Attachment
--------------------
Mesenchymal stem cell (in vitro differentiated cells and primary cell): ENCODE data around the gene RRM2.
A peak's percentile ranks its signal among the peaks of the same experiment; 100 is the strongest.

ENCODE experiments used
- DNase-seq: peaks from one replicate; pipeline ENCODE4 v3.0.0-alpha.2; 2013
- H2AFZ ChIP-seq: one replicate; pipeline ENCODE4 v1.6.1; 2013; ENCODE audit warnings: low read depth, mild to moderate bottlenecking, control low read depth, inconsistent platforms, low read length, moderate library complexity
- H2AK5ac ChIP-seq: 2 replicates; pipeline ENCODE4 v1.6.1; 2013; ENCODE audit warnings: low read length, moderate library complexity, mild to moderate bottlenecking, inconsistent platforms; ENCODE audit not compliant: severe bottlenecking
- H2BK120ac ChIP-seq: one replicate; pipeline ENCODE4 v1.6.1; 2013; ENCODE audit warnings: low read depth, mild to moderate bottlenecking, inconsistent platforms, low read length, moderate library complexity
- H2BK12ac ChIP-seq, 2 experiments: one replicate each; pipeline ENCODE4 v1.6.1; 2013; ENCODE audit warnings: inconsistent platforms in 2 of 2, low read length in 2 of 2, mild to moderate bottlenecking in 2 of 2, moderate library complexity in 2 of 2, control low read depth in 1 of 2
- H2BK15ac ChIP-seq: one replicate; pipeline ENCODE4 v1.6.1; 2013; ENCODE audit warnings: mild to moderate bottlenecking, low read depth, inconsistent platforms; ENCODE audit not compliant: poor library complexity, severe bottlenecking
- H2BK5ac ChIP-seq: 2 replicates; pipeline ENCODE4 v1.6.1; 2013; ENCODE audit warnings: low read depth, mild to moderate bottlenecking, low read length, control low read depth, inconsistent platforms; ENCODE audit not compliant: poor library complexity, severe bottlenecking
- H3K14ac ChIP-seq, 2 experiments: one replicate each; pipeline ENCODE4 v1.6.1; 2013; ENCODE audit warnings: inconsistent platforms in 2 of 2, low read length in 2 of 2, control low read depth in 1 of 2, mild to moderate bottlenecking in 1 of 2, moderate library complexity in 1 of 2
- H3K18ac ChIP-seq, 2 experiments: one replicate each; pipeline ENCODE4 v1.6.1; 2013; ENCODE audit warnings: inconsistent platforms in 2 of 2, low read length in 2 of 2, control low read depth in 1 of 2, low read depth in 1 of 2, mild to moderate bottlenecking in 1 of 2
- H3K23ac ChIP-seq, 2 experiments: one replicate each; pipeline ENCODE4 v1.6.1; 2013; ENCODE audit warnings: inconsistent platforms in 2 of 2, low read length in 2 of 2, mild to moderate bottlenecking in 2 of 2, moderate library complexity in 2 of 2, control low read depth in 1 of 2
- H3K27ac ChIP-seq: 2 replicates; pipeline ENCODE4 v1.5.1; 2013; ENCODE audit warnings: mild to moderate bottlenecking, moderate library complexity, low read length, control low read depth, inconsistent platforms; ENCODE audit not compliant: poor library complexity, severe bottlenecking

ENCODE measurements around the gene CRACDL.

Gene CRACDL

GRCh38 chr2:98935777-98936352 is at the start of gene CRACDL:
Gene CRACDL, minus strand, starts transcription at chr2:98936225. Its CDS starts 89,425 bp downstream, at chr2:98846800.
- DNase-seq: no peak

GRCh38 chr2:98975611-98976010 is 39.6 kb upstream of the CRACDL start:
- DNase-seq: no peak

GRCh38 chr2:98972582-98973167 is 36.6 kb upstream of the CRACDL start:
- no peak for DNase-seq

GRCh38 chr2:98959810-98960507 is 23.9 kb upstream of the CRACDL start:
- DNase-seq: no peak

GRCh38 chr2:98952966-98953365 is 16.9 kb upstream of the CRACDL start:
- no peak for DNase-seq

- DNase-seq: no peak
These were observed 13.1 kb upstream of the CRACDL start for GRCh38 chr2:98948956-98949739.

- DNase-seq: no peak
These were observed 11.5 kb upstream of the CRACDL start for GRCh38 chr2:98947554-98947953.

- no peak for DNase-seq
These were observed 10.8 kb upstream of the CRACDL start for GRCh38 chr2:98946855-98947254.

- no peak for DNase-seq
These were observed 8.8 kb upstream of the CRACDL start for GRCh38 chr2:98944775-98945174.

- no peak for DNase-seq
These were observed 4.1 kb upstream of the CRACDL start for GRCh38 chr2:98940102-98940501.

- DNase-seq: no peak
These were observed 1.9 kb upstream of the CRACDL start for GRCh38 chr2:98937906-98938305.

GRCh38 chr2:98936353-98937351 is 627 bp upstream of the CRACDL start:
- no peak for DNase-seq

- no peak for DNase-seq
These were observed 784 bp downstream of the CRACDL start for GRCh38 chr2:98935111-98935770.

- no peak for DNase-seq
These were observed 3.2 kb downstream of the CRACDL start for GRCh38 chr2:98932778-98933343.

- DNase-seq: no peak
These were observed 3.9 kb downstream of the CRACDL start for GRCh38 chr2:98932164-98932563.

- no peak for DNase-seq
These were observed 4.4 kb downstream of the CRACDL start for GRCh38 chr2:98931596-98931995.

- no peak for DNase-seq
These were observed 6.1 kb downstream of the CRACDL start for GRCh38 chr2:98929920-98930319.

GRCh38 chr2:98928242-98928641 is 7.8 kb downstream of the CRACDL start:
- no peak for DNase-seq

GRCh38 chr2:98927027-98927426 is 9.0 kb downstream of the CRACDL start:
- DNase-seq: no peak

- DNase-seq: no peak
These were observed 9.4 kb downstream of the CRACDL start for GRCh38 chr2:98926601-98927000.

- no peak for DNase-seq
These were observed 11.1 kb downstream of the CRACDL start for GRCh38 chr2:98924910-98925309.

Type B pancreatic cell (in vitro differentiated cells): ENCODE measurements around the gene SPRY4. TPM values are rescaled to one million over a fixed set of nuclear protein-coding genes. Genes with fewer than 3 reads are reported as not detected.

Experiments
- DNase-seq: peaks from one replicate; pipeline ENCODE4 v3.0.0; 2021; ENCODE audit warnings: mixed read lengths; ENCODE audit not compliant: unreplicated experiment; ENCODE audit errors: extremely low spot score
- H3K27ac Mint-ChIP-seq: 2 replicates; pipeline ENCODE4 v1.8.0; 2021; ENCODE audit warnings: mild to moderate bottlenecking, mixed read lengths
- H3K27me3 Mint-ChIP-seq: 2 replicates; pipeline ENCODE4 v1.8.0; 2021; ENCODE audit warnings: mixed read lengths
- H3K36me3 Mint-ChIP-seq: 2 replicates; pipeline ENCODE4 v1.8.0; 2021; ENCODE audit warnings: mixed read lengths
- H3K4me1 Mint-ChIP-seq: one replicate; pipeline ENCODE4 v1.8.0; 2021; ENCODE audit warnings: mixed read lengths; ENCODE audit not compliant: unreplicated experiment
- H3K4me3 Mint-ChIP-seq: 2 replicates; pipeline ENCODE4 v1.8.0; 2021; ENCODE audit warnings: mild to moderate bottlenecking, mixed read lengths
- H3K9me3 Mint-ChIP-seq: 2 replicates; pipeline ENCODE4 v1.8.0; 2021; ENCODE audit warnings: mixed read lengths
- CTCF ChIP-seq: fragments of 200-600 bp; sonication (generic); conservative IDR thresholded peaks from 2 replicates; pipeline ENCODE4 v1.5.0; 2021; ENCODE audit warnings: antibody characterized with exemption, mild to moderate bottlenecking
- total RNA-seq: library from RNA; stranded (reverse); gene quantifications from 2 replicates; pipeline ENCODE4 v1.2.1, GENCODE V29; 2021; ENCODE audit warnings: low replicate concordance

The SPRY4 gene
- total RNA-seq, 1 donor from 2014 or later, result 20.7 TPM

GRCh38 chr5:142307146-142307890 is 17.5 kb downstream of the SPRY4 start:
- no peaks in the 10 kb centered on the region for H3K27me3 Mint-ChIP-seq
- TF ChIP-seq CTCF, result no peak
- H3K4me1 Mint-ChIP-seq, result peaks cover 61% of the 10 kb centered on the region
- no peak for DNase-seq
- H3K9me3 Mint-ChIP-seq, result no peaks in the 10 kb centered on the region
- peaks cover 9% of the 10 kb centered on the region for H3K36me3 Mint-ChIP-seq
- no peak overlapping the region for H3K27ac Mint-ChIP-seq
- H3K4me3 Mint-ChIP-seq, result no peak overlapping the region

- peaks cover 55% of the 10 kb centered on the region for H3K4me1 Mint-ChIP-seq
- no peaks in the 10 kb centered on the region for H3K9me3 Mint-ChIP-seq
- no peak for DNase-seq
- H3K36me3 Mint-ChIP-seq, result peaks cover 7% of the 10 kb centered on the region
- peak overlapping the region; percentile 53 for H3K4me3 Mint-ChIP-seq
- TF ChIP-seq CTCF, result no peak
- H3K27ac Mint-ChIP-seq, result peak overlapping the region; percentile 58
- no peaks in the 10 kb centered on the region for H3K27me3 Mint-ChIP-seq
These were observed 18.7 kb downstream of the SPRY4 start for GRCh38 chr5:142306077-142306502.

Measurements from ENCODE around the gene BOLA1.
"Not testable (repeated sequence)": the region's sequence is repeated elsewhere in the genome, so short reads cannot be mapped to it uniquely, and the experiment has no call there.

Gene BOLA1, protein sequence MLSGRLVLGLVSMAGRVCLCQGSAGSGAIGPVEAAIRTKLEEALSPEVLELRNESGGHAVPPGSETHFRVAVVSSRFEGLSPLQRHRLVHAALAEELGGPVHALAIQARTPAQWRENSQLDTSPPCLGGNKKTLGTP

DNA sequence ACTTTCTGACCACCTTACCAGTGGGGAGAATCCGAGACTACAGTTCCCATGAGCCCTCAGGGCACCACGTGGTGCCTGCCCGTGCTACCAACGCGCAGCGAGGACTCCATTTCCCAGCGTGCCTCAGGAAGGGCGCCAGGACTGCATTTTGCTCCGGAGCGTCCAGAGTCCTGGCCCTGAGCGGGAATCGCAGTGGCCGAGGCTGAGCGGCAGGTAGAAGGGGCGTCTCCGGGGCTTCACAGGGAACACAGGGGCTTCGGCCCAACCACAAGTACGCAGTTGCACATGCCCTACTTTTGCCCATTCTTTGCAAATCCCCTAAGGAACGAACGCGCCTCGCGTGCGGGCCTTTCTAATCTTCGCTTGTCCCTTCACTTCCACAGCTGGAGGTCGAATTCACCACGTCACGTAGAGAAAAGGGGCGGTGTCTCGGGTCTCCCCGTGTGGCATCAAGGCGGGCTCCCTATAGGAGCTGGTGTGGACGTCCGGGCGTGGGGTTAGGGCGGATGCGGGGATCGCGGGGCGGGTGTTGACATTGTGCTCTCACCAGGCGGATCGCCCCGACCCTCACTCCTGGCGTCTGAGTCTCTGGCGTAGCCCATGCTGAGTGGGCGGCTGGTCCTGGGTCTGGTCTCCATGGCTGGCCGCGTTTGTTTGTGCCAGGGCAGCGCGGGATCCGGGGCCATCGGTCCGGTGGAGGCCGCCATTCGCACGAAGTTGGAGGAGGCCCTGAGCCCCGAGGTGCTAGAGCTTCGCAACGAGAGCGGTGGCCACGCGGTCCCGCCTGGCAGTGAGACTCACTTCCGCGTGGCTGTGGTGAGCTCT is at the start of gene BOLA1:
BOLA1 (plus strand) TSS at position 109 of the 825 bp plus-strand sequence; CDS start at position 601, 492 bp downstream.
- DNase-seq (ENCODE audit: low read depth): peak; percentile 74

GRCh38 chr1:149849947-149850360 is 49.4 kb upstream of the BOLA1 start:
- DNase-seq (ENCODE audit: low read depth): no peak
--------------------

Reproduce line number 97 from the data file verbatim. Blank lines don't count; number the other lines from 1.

GRCh38 chr1:149849947-149850360 is 49.4 kb upstream of the BOLA1 start: